"This means that new products and services that might work with other parts of Apple, like the messaging service, the pay systems, and some potential innovators in that space are thwarted because they cannot access consumers," Kwoka says.

He points to Tile, a tracking software and device company. The DOJ interviewed Tile in its investigation, and the company previously testified against Apple. In 2020, Tile claimed during congressional testimony that the tech giant hamstrung Tile's ability to effectively operate on iPhones.

There's a reason venture capitalists refer to the investment areas that directly compete with the Big Tech companies as the "killzone," Kwoka says.

"There's evidence that VC has started to pull back on its funding for startups in the so-called killzone where they know at the end of the day they're simply going to get wiped out by Amazon or Facebook or Google or Microsoft or Apple," Kwoka says.

For its part, Apple has argued that the interconnected ecosystem at the core of its business model is what makes the company competitive against its rivals. And Tim Cook, Apple's CEO, said in testimony before a 2020 congressional antitrust committee that his company "does not have a dominant market share in any market where we do business."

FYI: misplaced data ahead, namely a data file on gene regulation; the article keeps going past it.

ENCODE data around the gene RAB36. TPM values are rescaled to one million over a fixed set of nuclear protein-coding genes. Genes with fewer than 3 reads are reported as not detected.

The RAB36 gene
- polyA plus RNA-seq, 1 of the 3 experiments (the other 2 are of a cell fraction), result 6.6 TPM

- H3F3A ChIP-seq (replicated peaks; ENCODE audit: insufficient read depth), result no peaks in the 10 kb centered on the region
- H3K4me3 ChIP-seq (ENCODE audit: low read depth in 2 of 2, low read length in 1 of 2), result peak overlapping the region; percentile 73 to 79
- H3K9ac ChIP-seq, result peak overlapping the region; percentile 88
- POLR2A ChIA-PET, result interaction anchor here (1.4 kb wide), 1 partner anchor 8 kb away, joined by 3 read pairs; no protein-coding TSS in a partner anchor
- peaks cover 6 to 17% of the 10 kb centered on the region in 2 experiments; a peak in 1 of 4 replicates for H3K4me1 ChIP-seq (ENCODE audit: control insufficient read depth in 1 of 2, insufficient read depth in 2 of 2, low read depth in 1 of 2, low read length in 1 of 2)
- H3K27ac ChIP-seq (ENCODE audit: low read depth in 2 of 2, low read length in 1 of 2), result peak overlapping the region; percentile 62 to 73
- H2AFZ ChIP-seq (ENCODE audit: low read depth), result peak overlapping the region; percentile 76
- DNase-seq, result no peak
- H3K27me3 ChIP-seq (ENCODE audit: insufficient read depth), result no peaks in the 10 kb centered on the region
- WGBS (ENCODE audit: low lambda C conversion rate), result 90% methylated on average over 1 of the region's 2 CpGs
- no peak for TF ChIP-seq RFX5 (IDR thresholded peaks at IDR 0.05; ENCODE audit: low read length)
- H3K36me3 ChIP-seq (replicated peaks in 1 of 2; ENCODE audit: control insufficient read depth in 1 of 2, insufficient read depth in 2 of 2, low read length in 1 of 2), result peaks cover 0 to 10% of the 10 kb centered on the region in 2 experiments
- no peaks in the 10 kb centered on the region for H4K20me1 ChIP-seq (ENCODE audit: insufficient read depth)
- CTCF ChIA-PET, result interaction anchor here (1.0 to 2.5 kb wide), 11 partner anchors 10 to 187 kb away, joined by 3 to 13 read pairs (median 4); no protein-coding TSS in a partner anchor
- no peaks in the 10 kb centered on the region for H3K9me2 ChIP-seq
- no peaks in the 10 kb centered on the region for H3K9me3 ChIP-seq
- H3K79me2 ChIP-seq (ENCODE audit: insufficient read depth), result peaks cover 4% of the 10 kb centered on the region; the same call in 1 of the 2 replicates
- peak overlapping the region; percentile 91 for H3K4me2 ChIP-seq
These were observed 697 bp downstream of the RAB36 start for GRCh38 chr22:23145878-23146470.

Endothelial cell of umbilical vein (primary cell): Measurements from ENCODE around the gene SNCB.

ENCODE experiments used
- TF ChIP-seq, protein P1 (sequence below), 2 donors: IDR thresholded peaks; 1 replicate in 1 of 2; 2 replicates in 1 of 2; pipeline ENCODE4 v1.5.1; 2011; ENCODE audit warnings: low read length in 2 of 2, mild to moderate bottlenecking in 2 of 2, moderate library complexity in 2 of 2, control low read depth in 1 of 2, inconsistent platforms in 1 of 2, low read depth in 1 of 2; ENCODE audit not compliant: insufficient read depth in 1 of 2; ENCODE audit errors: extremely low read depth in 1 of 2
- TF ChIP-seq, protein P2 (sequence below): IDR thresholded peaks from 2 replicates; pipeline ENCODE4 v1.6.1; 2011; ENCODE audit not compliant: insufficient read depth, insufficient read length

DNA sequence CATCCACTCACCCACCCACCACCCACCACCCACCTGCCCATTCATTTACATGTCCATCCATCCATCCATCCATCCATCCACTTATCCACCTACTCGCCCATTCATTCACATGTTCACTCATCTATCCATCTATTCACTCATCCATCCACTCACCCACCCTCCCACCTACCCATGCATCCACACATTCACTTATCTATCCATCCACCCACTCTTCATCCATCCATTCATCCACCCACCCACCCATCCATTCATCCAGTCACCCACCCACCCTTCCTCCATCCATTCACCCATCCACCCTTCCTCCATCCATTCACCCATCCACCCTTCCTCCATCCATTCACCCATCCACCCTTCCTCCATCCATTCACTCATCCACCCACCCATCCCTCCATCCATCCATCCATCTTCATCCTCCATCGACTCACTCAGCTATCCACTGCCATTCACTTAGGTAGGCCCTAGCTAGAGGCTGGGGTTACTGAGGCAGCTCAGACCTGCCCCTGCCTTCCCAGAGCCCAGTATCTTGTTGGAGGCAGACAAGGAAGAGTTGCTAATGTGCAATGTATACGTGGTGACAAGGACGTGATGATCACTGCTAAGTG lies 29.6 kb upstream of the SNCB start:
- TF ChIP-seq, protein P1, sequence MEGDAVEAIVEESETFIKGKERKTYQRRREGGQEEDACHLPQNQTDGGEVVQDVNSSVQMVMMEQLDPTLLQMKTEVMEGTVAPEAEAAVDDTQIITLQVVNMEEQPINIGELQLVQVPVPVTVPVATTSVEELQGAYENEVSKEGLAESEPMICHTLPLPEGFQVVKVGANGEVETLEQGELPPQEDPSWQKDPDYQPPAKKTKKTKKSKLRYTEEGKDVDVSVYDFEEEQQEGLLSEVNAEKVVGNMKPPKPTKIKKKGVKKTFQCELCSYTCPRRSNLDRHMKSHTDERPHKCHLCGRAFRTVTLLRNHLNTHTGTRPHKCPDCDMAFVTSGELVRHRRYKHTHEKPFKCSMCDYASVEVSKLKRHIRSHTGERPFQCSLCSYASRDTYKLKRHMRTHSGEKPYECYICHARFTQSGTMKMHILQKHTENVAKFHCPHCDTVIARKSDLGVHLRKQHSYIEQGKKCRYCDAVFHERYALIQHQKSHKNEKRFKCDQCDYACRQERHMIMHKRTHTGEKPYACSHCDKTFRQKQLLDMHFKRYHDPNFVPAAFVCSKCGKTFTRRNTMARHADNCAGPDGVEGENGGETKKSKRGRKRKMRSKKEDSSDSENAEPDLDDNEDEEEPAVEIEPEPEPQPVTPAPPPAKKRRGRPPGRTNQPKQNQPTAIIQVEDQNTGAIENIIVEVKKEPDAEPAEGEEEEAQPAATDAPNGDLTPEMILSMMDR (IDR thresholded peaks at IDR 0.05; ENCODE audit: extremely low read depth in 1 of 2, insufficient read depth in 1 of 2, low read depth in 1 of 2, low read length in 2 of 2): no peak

With precedent somewhat set by a 2001 antitrust lawsuit against Microsoft, Kwoka says both the DOJ and Federal Trade Commission have wisened up to this argument. It could mean Apple might not fare well under the DOJ's microscope.

"Even if there was some truth to that, the point is it's not product by product that one ought to look at these strategies and practices," Kwoka says.

"The agencies are much more attuned to the complicated ways that these large companies with big footprints in a lot of businesses can use the multiplicity of their products and services to create what they call moats around their businesses and to use the linkage between them to lock customers in," he adds.

If the Justice Department moves ahead with its lawsuit and wins, which could take years, Kwoka says the end result would be undeniably positive for non-Apple customers and the tech market more broadly. Apple's integrated ecosystem will still be there for those who enjoy it and want it. But for Android users, who are used to picking and choosing which hardware and software they want to use together, it would open up even more options. It's something Apple is already exploring because of the European Commission's Digital Markets Act, which aims to crack open entrenched tech ecosystems.

"In this case, it should be quite advantageous to consumers who want to make those choices," Kwoka says. "It will bring prices down because there will be competition for parts of the package of services."

"These are all hugely important cases in products and services that we're using as we speak and we use every day," he adds. "It will make a significant difference."